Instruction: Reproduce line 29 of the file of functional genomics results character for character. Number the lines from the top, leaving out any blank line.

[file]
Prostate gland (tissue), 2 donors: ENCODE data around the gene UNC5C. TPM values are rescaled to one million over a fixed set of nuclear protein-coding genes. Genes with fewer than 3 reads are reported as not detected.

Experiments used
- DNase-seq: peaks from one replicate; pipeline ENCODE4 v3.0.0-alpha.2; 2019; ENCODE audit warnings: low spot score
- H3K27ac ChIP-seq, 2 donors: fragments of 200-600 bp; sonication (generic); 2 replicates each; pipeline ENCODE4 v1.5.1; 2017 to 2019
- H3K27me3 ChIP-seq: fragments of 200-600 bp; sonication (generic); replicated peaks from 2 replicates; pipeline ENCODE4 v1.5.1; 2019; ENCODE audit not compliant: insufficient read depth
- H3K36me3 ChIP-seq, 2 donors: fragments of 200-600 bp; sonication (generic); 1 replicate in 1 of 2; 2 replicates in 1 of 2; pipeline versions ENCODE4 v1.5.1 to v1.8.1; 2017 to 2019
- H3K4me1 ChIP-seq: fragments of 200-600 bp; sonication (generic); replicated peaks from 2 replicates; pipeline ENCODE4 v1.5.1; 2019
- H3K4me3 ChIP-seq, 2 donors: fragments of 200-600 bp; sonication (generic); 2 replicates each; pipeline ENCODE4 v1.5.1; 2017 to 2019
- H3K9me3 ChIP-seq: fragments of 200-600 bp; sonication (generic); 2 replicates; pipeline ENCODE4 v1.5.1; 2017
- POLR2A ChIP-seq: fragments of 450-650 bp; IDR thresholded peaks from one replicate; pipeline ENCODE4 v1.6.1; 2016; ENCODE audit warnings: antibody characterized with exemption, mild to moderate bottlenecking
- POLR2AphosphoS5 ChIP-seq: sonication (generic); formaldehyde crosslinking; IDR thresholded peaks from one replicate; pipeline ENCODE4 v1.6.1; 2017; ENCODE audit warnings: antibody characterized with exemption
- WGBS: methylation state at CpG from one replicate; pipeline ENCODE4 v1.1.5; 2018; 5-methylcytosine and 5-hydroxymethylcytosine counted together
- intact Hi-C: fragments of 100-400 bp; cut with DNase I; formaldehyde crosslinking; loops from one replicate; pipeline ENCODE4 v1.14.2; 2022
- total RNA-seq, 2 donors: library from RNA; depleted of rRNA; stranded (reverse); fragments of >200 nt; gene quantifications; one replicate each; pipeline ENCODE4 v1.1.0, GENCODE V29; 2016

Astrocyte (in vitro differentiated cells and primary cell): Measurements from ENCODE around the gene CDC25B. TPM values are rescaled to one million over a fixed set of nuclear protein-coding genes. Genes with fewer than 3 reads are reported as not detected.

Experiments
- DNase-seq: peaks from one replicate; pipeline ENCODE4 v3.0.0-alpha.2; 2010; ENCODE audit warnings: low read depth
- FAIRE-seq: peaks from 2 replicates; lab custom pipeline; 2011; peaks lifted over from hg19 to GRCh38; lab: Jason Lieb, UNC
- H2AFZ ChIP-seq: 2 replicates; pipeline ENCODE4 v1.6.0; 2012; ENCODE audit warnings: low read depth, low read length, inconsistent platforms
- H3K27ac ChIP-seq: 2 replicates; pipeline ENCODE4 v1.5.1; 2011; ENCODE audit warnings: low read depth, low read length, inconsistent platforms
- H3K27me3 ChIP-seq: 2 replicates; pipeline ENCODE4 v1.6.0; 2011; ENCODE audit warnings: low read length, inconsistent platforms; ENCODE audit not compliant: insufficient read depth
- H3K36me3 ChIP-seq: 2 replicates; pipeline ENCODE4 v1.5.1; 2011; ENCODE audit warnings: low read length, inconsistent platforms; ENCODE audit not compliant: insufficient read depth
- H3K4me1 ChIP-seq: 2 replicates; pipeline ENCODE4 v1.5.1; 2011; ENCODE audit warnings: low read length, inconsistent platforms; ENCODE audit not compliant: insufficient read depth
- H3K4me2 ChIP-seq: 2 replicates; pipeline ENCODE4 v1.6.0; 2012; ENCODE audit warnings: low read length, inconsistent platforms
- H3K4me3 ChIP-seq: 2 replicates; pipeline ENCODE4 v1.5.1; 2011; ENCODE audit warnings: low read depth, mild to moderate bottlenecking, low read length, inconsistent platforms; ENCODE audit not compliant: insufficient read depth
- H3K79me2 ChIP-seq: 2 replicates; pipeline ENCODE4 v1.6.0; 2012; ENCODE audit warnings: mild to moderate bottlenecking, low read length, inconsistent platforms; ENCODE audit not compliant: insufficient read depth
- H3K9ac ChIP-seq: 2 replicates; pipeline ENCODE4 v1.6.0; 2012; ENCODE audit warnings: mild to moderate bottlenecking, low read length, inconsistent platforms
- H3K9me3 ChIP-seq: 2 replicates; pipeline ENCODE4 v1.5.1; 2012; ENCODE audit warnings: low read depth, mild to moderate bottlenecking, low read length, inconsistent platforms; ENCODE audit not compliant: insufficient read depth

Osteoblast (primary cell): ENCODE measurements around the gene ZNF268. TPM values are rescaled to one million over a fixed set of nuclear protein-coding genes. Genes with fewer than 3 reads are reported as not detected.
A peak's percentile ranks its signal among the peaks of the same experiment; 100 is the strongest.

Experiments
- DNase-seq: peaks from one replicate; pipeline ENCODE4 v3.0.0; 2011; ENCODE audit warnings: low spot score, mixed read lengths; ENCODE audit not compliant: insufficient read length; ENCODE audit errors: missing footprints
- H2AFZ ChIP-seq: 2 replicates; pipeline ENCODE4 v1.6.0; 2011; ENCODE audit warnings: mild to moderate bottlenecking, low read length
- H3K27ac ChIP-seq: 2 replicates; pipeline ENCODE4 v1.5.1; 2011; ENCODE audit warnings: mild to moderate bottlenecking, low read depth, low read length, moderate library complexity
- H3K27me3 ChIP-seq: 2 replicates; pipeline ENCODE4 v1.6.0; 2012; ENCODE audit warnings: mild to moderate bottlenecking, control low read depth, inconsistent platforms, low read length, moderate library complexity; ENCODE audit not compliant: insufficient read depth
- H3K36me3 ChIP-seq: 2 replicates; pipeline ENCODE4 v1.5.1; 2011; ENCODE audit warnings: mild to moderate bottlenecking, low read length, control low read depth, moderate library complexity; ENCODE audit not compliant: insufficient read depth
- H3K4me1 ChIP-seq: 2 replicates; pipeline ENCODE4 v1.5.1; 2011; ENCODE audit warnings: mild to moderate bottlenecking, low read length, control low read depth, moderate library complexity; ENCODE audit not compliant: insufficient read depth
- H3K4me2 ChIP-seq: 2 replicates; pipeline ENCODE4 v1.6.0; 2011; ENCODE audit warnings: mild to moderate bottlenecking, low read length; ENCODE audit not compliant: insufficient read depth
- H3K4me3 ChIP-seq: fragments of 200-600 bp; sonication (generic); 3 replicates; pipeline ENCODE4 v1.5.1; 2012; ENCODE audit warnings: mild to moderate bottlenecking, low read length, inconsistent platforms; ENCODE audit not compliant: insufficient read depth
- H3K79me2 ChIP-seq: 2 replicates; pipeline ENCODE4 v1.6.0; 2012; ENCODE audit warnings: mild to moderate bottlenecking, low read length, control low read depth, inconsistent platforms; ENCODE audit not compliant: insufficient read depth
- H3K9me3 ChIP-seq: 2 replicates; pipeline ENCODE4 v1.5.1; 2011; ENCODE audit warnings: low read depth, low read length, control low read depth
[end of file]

Osteoblast (primary cell): ENCODE measurements around the gene ZNF268. TPM values are rescaled to one million over a fixed set of nuclear protein-coding genes. Genes with fewer than 3 reads are reported as not detected.